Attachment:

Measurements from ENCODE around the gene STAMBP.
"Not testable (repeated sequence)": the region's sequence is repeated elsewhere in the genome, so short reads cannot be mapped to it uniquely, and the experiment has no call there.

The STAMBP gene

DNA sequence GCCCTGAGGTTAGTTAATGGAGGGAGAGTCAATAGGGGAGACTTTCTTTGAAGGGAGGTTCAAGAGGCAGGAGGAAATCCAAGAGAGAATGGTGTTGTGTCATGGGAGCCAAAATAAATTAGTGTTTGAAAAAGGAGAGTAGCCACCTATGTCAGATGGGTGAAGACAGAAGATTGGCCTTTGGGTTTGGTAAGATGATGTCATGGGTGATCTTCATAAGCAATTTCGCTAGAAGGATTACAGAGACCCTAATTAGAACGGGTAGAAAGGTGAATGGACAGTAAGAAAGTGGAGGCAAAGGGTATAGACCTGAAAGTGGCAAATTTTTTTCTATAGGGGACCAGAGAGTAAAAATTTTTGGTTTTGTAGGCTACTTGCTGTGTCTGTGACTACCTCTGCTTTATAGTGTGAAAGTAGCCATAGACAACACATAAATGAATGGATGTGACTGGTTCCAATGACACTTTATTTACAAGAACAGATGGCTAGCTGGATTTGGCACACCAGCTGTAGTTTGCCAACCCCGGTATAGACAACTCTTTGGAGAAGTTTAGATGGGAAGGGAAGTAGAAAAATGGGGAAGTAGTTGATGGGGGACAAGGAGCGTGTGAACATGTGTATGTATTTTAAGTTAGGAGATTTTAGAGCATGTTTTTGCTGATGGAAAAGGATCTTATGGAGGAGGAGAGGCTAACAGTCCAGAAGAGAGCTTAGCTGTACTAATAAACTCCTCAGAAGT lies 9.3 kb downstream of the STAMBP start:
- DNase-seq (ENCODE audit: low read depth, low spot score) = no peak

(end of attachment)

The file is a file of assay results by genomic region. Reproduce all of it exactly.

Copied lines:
Measurements from ENCODE around the gene STAMBP.
"Not testable (repeated sequence)": the region's sequence is repeated elsewhere in the genome, so short reads cannot be mapped to it uniquely, and the experiment has no call there.

The STAMBP gene

DNA sequence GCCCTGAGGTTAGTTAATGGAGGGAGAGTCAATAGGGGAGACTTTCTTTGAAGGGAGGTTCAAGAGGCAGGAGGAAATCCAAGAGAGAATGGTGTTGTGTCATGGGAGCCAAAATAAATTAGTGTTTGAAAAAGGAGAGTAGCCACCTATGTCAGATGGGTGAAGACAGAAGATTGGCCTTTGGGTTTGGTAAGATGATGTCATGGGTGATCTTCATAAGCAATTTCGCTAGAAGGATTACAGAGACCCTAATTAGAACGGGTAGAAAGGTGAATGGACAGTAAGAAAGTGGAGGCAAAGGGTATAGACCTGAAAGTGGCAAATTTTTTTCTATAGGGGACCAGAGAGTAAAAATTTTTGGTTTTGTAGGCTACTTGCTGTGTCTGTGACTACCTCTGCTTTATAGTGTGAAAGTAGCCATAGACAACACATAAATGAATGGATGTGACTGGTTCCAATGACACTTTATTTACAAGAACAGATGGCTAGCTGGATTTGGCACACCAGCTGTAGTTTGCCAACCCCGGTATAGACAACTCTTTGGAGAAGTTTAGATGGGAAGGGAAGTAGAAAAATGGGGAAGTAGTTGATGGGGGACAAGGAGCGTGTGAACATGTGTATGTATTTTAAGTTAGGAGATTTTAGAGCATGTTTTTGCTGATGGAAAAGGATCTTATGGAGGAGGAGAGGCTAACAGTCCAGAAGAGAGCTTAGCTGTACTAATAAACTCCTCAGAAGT lies 9.3 kb downstream of the STAMBP start:
- DNase-seq (ENCODE audit: low read depth, low spot score) = no peak